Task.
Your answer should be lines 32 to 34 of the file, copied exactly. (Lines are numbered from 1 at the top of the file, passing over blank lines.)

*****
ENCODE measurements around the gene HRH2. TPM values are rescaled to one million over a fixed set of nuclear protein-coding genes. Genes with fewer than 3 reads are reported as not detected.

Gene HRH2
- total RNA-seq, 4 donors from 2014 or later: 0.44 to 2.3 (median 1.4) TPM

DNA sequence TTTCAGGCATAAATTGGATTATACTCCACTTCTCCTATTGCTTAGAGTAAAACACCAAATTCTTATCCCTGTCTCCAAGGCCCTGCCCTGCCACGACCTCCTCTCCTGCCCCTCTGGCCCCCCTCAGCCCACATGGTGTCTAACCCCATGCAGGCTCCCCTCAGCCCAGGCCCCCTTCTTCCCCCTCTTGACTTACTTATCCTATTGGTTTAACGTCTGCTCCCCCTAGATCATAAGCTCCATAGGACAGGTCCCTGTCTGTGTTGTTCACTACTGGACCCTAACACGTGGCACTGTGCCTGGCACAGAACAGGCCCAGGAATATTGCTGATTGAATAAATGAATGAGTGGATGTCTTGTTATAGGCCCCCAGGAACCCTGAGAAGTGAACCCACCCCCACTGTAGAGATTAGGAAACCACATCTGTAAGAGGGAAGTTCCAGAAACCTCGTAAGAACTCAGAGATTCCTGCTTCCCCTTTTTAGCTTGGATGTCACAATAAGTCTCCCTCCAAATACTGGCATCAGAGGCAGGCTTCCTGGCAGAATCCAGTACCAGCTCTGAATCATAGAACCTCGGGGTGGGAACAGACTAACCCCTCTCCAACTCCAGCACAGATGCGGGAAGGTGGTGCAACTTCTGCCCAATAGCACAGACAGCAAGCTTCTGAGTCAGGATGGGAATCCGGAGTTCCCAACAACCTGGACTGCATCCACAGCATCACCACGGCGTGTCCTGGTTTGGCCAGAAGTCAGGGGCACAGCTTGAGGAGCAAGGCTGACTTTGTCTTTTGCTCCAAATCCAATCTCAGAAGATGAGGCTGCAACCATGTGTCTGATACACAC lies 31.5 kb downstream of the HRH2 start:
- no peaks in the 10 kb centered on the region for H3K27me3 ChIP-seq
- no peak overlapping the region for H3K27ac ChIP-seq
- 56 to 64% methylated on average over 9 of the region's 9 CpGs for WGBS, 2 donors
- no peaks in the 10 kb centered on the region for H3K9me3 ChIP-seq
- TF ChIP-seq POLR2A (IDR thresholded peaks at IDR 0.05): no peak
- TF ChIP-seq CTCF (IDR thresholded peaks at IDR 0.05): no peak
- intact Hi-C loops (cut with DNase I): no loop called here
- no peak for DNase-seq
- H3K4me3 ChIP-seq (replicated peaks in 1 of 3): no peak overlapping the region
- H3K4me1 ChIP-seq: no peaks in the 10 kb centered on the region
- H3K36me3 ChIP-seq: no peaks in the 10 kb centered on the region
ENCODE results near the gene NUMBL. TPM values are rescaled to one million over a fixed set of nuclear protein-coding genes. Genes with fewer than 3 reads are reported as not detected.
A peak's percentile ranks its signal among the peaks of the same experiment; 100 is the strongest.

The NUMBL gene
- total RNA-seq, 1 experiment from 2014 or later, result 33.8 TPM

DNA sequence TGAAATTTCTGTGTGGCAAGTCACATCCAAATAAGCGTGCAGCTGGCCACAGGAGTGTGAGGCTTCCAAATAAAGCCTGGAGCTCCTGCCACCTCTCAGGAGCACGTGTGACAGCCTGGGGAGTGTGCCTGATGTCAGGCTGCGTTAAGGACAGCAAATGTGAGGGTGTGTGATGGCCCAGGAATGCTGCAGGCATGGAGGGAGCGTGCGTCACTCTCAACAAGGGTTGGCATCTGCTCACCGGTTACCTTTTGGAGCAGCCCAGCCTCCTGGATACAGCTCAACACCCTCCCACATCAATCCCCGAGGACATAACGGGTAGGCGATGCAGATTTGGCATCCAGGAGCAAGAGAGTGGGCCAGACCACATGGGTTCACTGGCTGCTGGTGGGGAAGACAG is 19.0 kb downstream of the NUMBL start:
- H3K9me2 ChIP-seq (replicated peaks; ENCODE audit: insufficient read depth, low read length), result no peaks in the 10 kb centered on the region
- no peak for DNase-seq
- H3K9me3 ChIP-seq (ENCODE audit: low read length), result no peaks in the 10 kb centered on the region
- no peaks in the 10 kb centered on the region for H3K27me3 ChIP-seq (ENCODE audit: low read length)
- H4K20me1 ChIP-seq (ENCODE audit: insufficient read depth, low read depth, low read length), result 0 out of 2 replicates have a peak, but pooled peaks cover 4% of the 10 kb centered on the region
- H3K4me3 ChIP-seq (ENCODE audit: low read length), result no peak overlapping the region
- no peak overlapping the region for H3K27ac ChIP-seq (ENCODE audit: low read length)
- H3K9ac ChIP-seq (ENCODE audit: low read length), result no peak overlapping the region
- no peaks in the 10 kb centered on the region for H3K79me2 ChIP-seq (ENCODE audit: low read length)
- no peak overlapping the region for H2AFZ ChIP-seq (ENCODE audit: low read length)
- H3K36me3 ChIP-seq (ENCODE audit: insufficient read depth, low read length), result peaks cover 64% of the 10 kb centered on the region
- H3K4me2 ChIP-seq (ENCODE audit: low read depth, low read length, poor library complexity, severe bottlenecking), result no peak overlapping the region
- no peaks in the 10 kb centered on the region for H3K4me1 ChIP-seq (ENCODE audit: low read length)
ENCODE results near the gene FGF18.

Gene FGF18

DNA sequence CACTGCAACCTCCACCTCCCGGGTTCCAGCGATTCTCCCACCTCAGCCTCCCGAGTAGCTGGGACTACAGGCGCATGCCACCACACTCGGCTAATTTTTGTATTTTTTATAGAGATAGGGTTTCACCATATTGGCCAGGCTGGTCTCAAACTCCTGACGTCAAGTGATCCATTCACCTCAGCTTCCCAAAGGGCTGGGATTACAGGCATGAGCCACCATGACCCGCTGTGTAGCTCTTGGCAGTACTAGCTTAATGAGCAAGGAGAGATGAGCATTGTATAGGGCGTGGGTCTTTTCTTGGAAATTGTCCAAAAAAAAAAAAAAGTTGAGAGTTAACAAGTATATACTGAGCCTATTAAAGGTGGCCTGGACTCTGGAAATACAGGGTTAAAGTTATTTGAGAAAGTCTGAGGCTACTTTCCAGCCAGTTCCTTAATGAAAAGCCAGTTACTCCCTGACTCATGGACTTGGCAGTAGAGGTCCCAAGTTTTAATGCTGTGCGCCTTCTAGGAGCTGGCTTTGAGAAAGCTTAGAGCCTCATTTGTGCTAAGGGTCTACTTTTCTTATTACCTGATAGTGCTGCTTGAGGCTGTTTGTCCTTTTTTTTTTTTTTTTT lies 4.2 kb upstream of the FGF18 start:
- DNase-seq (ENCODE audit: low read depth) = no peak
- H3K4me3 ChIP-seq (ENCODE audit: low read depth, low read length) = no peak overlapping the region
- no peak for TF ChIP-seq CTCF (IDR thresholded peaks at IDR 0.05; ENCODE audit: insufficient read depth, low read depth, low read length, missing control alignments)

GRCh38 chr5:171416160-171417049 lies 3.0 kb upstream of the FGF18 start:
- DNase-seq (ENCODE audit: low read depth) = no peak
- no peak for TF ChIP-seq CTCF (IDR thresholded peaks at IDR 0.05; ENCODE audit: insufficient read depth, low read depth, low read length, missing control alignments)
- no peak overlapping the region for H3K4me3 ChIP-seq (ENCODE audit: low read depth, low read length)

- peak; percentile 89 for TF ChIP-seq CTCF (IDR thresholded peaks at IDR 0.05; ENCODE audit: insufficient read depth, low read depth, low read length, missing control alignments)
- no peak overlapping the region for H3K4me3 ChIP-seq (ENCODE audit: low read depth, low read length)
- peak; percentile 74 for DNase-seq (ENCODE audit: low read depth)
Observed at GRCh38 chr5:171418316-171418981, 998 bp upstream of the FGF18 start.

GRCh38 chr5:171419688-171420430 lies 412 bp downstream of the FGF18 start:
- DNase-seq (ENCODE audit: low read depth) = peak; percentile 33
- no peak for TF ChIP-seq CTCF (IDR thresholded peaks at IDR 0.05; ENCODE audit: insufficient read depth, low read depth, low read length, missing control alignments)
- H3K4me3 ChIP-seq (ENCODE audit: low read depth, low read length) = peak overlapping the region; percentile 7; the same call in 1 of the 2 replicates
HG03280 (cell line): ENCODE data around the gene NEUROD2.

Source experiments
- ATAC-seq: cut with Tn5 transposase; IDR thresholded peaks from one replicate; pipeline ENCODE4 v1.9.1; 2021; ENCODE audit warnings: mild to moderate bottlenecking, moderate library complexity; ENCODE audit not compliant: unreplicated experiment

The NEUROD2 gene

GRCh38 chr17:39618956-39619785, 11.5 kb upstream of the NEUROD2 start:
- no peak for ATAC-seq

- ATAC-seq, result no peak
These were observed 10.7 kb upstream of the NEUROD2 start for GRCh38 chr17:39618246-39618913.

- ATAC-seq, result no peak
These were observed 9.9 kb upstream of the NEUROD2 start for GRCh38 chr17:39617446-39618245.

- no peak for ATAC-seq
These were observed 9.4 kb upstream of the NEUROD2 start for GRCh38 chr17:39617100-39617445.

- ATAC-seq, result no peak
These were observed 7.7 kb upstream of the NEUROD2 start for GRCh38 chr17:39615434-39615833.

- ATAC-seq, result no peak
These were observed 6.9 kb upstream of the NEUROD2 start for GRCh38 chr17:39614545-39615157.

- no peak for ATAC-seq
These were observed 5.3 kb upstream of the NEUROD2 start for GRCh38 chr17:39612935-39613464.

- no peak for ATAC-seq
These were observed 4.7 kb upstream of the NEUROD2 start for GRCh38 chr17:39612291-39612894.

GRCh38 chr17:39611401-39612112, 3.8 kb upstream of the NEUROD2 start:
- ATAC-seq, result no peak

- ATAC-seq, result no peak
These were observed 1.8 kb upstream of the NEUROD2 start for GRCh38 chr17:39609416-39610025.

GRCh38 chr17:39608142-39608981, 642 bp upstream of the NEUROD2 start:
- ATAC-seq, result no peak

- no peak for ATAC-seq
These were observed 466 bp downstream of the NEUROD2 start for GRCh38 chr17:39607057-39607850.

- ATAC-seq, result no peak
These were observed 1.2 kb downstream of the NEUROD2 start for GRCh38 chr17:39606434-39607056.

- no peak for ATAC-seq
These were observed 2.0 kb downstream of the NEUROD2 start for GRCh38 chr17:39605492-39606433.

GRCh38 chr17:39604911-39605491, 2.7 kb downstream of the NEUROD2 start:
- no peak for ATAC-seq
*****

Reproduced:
- H3K4me2 ChIP-seq (ENCODE audit: low read depth, low read length, poor library complexity, severe bottlenecking), result no peak overlapping the region
- no peaks in the 10 kb centered on the region for H3K4me1 ChIP-seq (ENCODE audit: low read length)
ENCODE results near the gene FGF18.